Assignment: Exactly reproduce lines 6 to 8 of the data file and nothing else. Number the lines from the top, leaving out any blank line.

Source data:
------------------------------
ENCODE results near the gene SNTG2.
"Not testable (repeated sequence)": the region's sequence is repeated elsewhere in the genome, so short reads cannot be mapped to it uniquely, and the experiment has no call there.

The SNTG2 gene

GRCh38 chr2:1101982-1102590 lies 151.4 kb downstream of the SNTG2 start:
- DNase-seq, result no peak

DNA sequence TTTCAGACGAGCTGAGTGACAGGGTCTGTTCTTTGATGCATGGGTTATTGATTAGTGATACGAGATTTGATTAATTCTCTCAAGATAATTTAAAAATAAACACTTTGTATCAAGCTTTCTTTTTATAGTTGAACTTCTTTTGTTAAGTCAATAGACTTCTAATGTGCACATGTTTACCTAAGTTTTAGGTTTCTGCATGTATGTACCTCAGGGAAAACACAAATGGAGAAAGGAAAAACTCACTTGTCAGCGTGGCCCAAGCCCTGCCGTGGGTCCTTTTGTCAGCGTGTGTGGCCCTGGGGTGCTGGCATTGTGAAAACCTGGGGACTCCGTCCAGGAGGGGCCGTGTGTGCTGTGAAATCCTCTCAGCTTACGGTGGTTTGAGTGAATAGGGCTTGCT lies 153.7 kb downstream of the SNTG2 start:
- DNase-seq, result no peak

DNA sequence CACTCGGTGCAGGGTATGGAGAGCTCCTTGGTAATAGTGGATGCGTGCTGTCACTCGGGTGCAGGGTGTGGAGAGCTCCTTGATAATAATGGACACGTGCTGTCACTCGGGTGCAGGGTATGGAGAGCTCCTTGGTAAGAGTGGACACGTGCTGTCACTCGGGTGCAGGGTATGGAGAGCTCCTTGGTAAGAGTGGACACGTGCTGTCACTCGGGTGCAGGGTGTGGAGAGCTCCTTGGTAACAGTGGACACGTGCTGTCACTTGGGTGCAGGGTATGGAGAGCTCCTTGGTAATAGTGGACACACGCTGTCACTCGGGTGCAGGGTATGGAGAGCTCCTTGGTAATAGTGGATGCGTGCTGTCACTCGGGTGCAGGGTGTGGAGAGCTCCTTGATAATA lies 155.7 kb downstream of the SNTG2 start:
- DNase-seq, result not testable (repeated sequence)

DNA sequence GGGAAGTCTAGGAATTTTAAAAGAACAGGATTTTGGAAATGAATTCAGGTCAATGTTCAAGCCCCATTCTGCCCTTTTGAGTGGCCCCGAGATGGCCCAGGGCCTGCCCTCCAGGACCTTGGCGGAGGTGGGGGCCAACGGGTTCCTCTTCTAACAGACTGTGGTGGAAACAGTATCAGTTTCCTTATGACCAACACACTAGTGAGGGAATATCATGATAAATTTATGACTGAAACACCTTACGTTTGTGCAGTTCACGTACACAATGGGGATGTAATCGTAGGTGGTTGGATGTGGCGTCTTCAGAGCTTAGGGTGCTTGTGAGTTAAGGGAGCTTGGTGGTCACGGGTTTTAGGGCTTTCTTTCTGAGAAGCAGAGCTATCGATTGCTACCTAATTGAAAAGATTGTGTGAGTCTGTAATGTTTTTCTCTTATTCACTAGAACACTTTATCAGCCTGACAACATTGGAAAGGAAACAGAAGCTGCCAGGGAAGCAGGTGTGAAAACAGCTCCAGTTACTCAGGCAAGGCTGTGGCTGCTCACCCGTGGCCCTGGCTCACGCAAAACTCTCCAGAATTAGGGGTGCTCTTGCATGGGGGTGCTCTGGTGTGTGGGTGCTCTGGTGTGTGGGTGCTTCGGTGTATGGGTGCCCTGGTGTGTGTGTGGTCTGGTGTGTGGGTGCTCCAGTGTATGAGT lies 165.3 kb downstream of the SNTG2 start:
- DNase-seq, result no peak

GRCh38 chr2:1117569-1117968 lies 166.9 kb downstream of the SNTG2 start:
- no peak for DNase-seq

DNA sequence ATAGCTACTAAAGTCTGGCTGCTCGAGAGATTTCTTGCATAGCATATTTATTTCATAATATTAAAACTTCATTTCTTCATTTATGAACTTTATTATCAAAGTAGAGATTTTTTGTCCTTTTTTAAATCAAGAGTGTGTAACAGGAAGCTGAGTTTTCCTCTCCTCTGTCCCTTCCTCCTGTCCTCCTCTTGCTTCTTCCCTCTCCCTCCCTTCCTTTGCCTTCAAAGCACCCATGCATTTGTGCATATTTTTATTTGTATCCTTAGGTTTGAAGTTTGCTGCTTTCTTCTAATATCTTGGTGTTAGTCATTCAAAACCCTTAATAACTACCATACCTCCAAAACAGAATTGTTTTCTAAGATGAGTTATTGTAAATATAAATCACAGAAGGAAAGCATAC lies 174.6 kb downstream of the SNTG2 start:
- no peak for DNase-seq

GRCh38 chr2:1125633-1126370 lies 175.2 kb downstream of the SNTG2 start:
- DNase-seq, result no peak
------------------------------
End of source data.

DNA sequence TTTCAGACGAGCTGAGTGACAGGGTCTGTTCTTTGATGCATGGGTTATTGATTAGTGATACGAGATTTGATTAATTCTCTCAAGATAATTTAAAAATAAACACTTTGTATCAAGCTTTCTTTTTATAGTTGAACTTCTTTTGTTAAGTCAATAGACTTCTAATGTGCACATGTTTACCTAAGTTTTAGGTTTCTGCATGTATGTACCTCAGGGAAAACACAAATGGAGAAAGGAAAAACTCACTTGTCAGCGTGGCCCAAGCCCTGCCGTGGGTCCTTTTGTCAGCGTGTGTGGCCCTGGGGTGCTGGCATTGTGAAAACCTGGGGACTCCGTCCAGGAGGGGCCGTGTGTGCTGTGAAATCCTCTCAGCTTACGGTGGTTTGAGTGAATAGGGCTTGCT lies 153.7 kb downstream of the SNTG2 start:
- DNase-seq, result no peak

DNA sequence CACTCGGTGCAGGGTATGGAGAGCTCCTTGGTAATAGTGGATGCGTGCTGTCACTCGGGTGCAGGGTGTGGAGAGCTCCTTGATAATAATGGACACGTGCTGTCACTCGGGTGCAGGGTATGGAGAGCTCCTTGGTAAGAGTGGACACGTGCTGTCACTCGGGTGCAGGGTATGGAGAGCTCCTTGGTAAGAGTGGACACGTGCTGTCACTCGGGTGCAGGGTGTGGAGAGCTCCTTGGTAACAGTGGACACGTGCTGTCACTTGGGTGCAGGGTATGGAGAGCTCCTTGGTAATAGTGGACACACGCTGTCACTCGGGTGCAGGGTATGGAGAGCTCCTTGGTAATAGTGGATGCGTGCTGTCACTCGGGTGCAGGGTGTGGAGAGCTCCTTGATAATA lies 155.7 kb downstream of the SNTG2 start: